I'm not sure I understand the question. First off, a physical interaction between the observer and the subject is not AFIAK a QM notion. If you observe the moon, there is a physical interaction twixt you and it mediated by light. This is as true in classical physics as it is in QM.
But I don't understand what you mean about not measuring the magnitude of action upon the observer during observation. Can you provide an example where the change in the observer isn't measurable?
Forgive what may seem like sophism.
If an observer exists it exists in the universe. The universe is physical.
It is the definition of physicality. Therfore an observer is physical.
As Wittgenstein discusses, only the physical can be discussed. The meta-physical cannot. Therefore a discussion of existence outside the logical space of existence is not something that can be defined in order to be considered.
If an obsserver were not physical, the observer would be irrelevent. There is no definition I know of to descibe the existence of a thing outside the system in which all existence takes place.
There is no meta-position possible to make an extra-system description of the universe, therefore it is impossible to describe this system in terms of anything else. An observer which was not physical in this system would probably be defined as physical one or more meta positions (using a meta-language) upward. So within a wider hierarchy of references our "non-physical" observer would still be physical even if we called it not physical.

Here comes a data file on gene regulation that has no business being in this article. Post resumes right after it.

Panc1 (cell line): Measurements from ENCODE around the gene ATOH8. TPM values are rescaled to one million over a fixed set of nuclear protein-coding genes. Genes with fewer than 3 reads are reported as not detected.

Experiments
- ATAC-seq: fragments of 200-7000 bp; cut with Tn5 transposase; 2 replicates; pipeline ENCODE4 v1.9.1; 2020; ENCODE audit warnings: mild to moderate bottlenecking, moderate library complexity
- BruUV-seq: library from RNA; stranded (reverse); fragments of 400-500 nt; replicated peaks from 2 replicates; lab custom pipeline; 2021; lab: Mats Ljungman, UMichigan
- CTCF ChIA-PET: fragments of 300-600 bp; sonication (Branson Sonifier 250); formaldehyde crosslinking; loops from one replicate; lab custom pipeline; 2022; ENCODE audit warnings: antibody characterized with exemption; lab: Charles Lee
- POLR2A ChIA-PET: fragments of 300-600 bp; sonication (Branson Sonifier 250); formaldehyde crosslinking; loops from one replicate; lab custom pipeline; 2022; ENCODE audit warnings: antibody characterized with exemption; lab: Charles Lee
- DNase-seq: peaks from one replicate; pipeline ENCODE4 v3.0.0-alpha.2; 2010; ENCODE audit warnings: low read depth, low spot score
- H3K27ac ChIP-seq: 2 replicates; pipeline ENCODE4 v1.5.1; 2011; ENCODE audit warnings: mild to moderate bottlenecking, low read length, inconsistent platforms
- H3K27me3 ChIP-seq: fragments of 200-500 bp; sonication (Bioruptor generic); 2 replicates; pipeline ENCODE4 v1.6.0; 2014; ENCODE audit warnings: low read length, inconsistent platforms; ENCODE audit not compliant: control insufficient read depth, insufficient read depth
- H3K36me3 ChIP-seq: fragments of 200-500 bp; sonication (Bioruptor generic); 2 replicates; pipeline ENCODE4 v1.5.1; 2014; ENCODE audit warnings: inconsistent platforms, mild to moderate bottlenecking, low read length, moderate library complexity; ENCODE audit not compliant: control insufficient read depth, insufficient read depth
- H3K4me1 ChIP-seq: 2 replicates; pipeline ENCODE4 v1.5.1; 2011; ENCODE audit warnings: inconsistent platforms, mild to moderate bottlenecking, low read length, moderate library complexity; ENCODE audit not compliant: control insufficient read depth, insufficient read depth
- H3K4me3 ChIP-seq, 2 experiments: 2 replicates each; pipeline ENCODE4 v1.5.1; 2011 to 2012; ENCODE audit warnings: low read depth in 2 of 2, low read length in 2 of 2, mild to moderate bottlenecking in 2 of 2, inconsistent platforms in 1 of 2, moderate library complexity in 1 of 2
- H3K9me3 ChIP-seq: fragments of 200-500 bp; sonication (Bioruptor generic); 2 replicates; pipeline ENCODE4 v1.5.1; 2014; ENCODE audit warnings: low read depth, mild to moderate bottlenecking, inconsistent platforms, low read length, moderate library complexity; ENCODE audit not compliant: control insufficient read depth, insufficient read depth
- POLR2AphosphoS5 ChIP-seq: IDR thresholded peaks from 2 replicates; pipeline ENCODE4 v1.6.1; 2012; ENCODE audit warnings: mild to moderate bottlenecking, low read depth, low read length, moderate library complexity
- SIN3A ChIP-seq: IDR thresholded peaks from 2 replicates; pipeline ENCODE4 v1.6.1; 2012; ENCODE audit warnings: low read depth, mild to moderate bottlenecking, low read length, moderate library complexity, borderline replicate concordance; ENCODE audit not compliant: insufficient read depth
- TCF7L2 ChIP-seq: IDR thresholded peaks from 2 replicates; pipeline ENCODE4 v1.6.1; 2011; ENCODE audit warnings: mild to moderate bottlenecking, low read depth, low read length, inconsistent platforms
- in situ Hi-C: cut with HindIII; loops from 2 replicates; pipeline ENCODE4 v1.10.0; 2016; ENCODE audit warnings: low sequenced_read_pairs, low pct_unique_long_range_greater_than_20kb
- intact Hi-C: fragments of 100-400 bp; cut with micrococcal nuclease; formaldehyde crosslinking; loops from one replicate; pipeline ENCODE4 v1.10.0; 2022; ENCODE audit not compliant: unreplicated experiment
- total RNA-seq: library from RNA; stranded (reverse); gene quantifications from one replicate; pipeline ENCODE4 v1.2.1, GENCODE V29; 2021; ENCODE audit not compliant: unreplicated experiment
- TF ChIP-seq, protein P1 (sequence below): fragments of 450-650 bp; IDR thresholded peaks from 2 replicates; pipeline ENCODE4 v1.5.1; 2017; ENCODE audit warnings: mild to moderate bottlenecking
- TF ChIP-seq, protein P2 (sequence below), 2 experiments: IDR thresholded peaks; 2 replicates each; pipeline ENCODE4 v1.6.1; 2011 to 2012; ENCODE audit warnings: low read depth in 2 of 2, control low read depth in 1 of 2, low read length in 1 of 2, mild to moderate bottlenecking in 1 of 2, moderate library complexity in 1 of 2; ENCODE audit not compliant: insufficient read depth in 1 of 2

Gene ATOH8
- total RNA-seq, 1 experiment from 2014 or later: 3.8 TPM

Everybody loves somebody sometime.
I agree with mmarko. And besides, the whole point of physics is to determine how the universe works, through experimentation etc. You can't experiment with something that is not physical, therefore trying to do so gets you no where really fast.
I voted yes. Since the universe is seen only from my point of view, and since I believe that I cannot interact with non-physical entities, (try and prove me wrong), then non-physical entities do not exist, (try and prove me wrong). So yes from my point of view, (the only one that exists, or at any rate the only one that counts) an observer has to be physical (try proving me wrong). There may be a non-physical observer out there somewhere but it doesn't exist as far as I'm concerned, and never will unless I go completely insane or as the case may be, unless I recover my sanity.
So you are saying that you are 'physical' and you are the 'observer', therefore all observers must be physical. Then you ask others to prove you wrong in this subjective, inductive reasoning. Do you not first need to prove that it is your being 'physical' that qualifies you as an observer.
Let me ask just what physical part of you did the 'observing'? Was it your eyes which recieved photons and converted the signal to electro/chemical info, or was it your brain that recieved the info and interpreted it into a concept? What actually caused the wave/particle collapse:the eye seeing, the brain interpreting, or was it the consciousness of the individual who is aware of what he/she is seeing/interpreting that causes the collapse.